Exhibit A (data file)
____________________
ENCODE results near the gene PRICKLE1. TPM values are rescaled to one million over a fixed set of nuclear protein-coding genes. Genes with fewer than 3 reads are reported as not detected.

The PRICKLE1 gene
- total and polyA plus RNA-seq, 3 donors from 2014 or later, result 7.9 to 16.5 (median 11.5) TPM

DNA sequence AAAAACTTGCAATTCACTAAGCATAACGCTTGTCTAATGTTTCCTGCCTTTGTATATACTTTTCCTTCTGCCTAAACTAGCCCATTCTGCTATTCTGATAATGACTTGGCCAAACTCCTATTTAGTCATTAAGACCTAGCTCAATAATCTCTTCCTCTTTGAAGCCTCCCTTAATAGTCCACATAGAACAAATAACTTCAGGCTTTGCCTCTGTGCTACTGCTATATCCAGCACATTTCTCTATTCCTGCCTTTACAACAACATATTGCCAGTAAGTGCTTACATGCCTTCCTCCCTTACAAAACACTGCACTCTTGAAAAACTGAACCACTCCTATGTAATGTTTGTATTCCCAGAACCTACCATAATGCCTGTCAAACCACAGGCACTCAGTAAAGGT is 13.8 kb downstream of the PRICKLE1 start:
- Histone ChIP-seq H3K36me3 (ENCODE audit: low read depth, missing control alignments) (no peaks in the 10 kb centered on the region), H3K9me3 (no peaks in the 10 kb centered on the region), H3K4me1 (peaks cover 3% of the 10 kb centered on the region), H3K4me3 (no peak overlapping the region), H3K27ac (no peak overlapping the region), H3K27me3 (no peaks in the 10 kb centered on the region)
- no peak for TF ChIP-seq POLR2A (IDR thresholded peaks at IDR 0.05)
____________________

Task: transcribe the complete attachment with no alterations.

ENCODE results near the gene PRICKLE1. TPM values are rescaled to one million over a fixed set of nuclear protein-coding genes. Genes with fewer than 3 reads are reported as not detected.

The PRICKLE1 gene
- total and polyA plus RNA-seq, 3 donors from 2014 or later, result 7.9 to 16.5 (median 11.5) TPM

DNA sequence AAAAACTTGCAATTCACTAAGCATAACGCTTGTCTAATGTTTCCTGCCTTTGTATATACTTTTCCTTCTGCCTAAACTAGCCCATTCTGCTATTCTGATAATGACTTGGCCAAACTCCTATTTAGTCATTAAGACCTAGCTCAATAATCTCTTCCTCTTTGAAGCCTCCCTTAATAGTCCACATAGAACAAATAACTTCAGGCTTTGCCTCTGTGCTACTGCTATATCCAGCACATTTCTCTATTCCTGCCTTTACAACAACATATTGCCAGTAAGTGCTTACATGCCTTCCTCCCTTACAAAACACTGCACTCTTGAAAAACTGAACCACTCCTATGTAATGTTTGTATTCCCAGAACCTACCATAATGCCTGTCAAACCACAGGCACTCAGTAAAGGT is 13.8 kb downstream of the PRICKLE1 start:
- Histone ChIP-seq H3K36me3 (ENCODE audit: low read depth, missing control alignments) (no peaks in the 10 kb centered on the region), H3K9me3 (no peaks in the 10 kb centered on the region), H3K4me1 (peaks cover 3% of the 10 kb centered on the region), H3K4me3 (no peak overlapping the region), H3K27ac (no peak overlapping the region), H3K27me3 (no peaks in the 10 kb centered on the region)
- no peak for TF ChIP-seq POLR2A (IDR thresholded peaks at IDR 0.05)